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GMRS Band Opening


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#1 gdavis316

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Posted 09 May 2014 - 08:36 PM

Thursday morning i was hearing some strange station id's, so i decided to give a few channels a try that had the travel tone.  On 725 i id'd my station, and got a reply......it was from a station in jacksonville, Fla.,  the owner answered, and we had a nice conversation.  Oh, i forgot to say i am in the upper midlands in SC.  I then tried my buddies repeater in myrtle beach.......it was like i was looking at the tower it was so clear.  Anyone else experience this yesterday?

glenn 



#2 PastorGary

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Posted 10 May 2014 - 05:25 AM

The weather front that was moving into your area from the west created the situation.  Occasionally when atmospheric conditions are just right, "tropospheric ducting" is formed. This is a temperature inversion effect created by a stable-high pressure system over oceans or very large lakes where a warm, moist air mass is sandwiched between two cool air masses. VHF and some UHF signals can be ducted through this conductive tunnel by bouncing off the dense air within the system to propagate waves for hundreds of miles. Think of it as mother nature's coaxial cable or waveguide.  This effect is usually seen only during the warm weather months.  UHF is defined as the range from 300 Mhz. to 3 Ghz., and along the shorlines of the Atlantic and Great Lakes, it is common to have this effect present several times each year where  single repeaters and trunked 400, 700 and 800 Mhz. Public Safety, business and other radio systems in the frequency range hundreds of miles apart interfere with each other so severely that communications are all but impossible - lasting for minutes to several hours. This can be a very serious situation when a trunked system with the same control channel properties affects another system a couple hundred miles away.  That is why it is essential to have a simplex backup plan in place during such events.


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#3 gdavis316

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Posted 10 May 2014 - 06:24 AM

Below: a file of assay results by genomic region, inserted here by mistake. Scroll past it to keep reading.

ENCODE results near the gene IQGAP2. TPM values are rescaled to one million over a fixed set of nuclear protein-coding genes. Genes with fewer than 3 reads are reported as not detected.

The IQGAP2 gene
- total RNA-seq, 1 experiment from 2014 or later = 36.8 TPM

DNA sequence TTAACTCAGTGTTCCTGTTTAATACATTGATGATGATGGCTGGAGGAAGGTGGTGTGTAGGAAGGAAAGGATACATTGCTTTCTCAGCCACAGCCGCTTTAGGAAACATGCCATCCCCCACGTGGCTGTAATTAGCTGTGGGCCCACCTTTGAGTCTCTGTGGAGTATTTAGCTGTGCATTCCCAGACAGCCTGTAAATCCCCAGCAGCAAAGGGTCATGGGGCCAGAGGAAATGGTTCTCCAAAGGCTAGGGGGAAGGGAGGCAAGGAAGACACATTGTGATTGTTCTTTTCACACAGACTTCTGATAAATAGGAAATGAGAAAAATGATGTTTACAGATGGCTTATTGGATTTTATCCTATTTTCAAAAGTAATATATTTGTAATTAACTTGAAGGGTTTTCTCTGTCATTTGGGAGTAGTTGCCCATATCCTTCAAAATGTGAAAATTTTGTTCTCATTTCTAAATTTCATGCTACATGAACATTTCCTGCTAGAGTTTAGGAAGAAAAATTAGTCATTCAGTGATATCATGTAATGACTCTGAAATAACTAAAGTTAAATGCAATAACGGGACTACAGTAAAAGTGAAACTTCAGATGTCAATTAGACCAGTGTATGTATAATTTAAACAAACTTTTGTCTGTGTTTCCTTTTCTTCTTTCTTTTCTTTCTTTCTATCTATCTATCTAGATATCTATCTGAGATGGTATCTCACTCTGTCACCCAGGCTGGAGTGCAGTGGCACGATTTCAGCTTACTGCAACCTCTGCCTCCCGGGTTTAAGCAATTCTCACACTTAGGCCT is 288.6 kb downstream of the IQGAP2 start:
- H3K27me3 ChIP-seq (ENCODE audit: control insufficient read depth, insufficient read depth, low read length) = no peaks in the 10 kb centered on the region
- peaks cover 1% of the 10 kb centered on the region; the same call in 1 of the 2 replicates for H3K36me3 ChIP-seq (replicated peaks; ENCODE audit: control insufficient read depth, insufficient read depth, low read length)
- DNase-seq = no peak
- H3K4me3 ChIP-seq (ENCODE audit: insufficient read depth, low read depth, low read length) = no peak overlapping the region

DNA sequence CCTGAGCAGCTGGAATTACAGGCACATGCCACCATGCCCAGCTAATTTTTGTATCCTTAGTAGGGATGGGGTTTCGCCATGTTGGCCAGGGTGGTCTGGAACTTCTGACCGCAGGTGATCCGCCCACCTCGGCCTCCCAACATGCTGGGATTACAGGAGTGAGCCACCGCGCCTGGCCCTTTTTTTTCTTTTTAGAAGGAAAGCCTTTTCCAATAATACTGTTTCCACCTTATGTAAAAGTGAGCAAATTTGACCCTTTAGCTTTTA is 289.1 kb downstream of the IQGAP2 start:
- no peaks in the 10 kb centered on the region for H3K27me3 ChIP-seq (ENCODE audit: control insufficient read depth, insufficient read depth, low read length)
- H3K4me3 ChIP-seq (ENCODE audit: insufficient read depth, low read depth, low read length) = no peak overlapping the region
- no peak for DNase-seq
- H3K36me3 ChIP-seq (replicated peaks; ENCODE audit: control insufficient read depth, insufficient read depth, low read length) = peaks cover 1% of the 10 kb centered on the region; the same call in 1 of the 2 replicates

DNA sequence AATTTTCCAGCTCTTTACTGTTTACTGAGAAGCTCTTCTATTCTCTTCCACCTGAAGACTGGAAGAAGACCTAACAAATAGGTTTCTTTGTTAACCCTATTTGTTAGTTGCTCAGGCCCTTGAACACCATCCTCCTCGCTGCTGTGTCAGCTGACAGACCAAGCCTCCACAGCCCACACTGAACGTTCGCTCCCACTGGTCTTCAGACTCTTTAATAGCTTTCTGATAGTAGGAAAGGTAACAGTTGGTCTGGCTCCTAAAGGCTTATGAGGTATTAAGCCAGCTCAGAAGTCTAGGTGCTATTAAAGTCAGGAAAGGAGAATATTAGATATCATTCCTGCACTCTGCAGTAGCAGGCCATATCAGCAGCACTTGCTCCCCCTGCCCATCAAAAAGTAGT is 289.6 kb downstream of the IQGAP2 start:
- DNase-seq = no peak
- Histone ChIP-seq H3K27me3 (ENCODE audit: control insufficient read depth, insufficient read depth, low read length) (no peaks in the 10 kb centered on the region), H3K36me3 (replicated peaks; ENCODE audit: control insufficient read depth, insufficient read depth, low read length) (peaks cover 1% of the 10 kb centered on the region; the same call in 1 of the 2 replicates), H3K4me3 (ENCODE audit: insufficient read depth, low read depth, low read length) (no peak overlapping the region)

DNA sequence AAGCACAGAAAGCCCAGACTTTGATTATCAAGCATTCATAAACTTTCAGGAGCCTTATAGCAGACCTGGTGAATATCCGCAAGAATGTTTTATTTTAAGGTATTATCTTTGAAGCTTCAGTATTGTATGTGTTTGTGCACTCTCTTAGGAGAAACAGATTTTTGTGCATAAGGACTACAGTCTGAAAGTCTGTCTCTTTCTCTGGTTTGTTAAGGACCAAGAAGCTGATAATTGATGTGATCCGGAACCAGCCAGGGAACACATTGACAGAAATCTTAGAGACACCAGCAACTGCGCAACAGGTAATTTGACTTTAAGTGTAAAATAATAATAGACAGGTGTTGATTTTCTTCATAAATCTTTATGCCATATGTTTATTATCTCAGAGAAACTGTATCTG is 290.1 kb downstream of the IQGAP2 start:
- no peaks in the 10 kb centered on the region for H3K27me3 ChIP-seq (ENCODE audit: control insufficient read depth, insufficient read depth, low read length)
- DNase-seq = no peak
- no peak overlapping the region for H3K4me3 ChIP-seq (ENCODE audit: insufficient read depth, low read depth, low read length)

That's what i like about this site......i learn from yall.  Thanks pastor Gary, and if you can delete the title......don't know what happened there, except long day, laying in bed posting from phone.  it should read gmrs band opening.  Thanks for all you do to keep things going.

Glenn


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#4 PastorGary

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Posted 10 May 2014 - 07:52 AM

:)



#5 Logan5

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Posted 10 May 2014 - 08:06 PM

delightful PG!



#6 Guest_spd641_*

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Posted 11 May 2014 - 11:17 AM

I too have heard those kind of band openings before.I have listened to stations in different areas of Florida and it sounded like they were outside my house.My first GMRS band opennig was several years ago and I never got a chance to see if I could make contact but the thought of UHF being able to receive signals from afar was exciting.

 

Like Pastor Gary said it is a warm weather senerio and will happen from minutes to hours and sometimes only for a brief period of time.If you are fortunate enough to hear it enjoy while you can,it may be gone in the next few seconds.

 

I am one who loves to experience new things in the radio world,while far from being a radio geek it does interest me and from the time I was small until now it has stayed with me and I will continue to enjoy anything related to radio.....William



#7 PastorGary

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Posted 11 May 2014 - 12:04 PM

:)


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#8 deputycrawford

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Posted 15 May 2014 - 05:54 PM

     We had some ducting here in Toledo, Ohio.  We were getting into a repeater south of Cleveland.  The guy in Cleveland asked for our ID's and said we were on HIS PL.  It caused a bit of an argument with the guy until the repeater operator explained to him what we were saying about the ducting.  I hear it on the ham bands once in awhile so I knew what was going on.  It was so strong that we were hitting the other repeater with just a watt or two.  Crazy.

 

Jerry



#9 PastorGary

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Posted 15 May 2014 - 07:11 PM

Once in awhile in August, I can light up a GMRS repeater at the far southern end of our state from my seasonal residence in the northeast part - roughly 193 miles straight line. It usually starts around 5 AM and goes until 'sun plasma' noise kills it around 9 AM






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